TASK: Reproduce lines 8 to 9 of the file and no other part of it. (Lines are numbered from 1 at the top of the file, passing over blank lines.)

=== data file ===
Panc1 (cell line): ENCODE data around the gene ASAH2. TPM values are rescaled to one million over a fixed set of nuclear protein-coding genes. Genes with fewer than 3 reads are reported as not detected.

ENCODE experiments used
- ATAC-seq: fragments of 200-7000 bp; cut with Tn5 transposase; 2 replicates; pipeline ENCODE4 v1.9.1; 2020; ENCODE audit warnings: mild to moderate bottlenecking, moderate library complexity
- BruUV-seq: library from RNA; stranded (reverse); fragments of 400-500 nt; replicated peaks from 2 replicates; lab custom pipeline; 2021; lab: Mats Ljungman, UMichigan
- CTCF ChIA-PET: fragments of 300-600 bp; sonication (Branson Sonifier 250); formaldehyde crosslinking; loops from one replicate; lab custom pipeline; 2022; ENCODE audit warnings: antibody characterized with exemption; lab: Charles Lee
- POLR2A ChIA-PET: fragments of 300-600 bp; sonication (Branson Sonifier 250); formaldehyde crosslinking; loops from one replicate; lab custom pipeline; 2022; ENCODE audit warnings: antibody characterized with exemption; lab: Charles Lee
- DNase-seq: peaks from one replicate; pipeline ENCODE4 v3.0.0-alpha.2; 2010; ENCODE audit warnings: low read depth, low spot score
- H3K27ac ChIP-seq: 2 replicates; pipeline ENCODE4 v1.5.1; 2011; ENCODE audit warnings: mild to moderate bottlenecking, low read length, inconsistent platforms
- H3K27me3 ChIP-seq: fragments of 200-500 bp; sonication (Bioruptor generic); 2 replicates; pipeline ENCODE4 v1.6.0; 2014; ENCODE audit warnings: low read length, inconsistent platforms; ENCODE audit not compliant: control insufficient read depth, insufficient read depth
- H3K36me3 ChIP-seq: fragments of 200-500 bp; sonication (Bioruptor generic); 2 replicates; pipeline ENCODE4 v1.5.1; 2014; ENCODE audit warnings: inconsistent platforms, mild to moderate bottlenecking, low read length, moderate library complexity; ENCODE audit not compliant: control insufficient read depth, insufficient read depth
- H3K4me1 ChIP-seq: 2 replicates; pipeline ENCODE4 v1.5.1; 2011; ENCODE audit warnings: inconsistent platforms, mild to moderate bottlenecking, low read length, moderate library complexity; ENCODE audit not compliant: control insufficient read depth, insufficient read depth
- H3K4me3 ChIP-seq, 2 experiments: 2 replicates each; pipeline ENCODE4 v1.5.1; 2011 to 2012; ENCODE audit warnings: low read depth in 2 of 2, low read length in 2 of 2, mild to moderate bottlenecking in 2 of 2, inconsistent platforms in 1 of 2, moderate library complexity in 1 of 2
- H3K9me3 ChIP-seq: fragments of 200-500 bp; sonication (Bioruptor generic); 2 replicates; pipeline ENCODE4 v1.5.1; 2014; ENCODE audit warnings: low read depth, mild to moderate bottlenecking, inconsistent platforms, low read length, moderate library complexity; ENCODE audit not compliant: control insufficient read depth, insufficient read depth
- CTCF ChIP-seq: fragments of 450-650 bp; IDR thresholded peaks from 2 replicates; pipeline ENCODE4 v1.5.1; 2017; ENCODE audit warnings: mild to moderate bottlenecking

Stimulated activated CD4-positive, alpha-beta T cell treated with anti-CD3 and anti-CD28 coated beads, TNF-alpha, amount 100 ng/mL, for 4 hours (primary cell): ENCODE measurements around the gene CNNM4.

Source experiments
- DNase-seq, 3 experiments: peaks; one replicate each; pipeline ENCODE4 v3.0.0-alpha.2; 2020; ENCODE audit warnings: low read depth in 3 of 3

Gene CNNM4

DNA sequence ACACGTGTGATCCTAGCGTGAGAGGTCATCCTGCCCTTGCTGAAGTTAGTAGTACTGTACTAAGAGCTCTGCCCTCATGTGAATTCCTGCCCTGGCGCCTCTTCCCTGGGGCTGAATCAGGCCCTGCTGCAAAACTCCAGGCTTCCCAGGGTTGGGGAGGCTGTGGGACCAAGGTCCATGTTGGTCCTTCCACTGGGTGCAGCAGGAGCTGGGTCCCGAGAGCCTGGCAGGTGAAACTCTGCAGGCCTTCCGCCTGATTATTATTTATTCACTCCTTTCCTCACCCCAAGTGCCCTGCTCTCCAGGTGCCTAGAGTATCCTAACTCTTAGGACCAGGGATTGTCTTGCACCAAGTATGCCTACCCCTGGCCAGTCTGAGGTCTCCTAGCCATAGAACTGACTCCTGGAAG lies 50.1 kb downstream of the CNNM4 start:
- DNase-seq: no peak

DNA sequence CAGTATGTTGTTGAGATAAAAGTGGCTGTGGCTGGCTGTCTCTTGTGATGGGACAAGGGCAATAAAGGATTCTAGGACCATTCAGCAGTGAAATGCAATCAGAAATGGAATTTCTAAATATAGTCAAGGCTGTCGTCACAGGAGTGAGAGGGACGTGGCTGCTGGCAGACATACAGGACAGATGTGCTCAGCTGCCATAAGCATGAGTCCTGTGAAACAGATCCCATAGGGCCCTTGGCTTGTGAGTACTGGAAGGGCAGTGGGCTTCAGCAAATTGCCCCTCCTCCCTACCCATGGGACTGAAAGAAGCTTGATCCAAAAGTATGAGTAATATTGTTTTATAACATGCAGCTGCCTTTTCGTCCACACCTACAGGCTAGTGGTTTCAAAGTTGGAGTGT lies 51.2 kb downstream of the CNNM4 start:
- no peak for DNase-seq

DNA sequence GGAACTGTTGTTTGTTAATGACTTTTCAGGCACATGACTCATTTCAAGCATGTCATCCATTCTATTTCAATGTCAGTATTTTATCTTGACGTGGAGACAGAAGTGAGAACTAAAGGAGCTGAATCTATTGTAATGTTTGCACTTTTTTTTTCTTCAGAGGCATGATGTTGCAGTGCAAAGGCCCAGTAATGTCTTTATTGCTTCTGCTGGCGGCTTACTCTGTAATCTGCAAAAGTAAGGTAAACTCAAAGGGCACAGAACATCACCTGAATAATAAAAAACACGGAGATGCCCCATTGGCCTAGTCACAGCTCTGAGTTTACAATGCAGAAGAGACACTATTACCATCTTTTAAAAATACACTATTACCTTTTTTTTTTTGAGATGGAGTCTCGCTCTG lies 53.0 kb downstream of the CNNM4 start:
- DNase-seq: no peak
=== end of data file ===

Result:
- H3K27ac ChIP-seq: 2 replicates; pipeline ENCODE4 v1.5.1; 2011; ENCODE audit warnings: mild to moderate bottlenecking, low read length, inconsistent platforms
- H3K27me3 ChIP-seq: fragments of 200-500 bp; sonication (Bioruptor generic); 2 replicates; pipeline ENCODE4 v1.6.0; 2014; ENCODE audit warnings: low read length, inconsistent platforms; ENCODE audit not compliant: control insufficient read depth, insufficient read depth